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  • japanese uncle says:

    For quite a while, this website was too busy to be accessible earlier today. So I am posting my comment in reply to job and str2007 as follows, which in any event is relevant to this thread:
    —————————————————————————
    jonb:

    65% HPC is just on nominal terms, ie. it could well be 75% on real terms. In London, as illustrated by the Tuffnel Park flat cited by nooneo, HPC could well reach 90% and more. One bed ex-council stuff in one of the dodgiest areas in north London is priced 280K? 350K? Oh my…. The proper value should be less than 30K, or possibly 20K considering the physical deterioration/depreciation. Be in no doubt.
    ————————–
    str2007

    No I have not taken any potential massive bail-out into account, as I cannot precisely think through what sort of impact it would have. I personally feel that the House (US Congress) may well reject #2 again. Also I tend to believe that Webster Tarpley’s solution, to cancel out all existing derivatives contracts might work, without inflicting any damage to the real economy. In any event creating a huge deep pocket, by confiscating the assets swindled through the asset bubbles by property speculators and investment bankers and their shareholders during 1997-2007 should be given the gravest consideration and priority. Land value tax in the case of the UK may well be a perfect solution, provided such tax should never harm owner-occupying smaller family houses at all. I do hope the British public should be awakened in this times of crisis, despite their blurred power of thinking thanks to the fluorine dumped into the tap water.

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  • JU – your mega bearish predictions are gathering support from several quarters as the ongoing crisis unfolds (and IMO for what it’s worth is in it’s infancy despite the so-called “bail out”)

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  • Just had a look at the Dow. Not too impressed to say the least. Should be in for a very volatile week ahead — so nothing new there then. Can’t wait for next weekend’s surprise—–wonder what it will be?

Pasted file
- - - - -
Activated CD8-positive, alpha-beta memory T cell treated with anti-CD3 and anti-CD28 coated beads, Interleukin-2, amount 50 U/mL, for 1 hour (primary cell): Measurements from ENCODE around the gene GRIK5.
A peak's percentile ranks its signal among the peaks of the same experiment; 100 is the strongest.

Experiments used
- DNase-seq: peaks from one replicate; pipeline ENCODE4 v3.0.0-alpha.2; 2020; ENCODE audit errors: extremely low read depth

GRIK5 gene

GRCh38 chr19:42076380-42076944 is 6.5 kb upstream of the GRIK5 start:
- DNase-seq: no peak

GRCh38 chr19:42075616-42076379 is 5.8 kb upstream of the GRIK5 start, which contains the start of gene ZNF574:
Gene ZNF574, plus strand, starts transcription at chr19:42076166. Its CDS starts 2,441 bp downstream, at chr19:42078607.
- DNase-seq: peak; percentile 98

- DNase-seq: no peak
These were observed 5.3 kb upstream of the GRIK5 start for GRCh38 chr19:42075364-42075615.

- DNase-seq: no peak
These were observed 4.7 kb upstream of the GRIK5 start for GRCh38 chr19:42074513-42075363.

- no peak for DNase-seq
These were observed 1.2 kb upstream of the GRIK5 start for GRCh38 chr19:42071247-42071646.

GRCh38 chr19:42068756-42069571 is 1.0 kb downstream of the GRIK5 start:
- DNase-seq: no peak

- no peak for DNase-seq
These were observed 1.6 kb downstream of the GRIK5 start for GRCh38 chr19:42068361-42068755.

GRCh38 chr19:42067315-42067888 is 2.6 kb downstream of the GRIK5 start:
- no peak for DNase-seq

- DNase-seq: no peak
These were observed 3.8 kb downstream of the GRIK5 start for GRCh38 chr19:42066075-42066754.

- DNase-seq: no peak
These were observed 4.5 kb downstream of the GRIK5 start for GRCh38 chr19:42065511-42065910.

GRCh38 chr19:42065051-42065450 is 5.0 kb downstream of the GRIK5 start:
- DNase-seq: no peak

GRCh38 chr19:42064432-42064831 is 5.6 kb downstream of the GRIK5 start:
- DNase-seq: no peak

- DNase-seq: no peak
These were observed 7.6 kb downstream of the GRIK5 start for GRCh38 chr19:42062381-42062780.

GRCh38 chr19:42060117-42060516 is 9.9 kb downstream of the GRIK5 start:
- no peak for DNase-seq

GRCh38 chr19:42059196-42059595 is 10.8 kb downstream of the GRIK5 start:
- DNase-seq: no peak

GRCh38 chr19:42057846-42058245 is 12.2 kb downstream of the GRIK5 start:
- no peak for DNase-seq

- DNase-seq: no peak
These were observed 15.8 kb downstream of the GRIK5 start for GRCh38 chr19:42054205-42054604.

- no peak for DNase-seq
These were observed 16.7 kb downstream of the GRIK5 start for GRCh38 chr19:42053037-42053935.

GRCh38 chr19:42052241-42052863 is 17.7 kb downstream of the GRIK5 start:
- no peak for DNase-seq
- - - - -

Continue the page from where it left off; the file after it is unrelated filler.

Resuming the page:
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  • Thanks for coming back on that JU.
    Thought I’d have a quick look on here and see what you all thought about the bailout. Thus far.
    Of course on the 10 o’clock news they’re suggesting lending will start over and interest rates are set to be cut. Traditionally a trigger for borrowing against houses.
    I was under the impression that the BoE had pumped in about £200billion so far (which would be about 1/2 the amount of the USA bailout) an awful lot given we’re a 1/5 the size.

    Having listened on the news and had a quick read here I’m still not clear, if I’m honest, what the outcome is likely to be. Having said that I’m not sue anyone else is.

    Do we actually know how the $700billion figure came about and what and how it will actually fix anything ?

    I’m not even clear how exactly it will be fed into the economy.

    As far as I’m aware the last time money was fed in through the banks they kept it for themselves and played with the commodities market.

    With regard to our short term house prices I think it may give deluded sellers who might have been about to crack and reduce asking prices, another shot of hope to hold out for the Spring pick up. Hope not.

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  • The americans are broke, the cupboards are bare, they have turned out their pockets and only a dime drops to the floor..”.what shall we do” says bush ! I know we have loads a paper so we will print more money and then we can buy worthless debts and we will then get the tax payer to pay more tax,more tax and more tax…… This does not change anything….the thousands of millions of dollars, pounds, euros and other currencies have been stolen by the unscrupulous and banking principles will change for ever. If you want to buy and borrow, deposit and income required, loans will be based on affordability = house prices fall.

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  • 2 japanese uncle @ 12

    You, of all I have listened to on this blog have been

    Concise – Rarely a word wasted
    Accurate – I think your perceptions are no longer percieved as bearish, but right on the money (!)
    Completely out there – This country would never support you’re more liberal of views (let alone MW’s Land Value Tax – improbable to say the least – that would be revolutionary)
    And above all truth an honesty.

    I thought you were a bit “out there” when I first started using this site 4 years ago but you (and almost all the other regular posters) but it is quite simply the place to go for a proper opinion.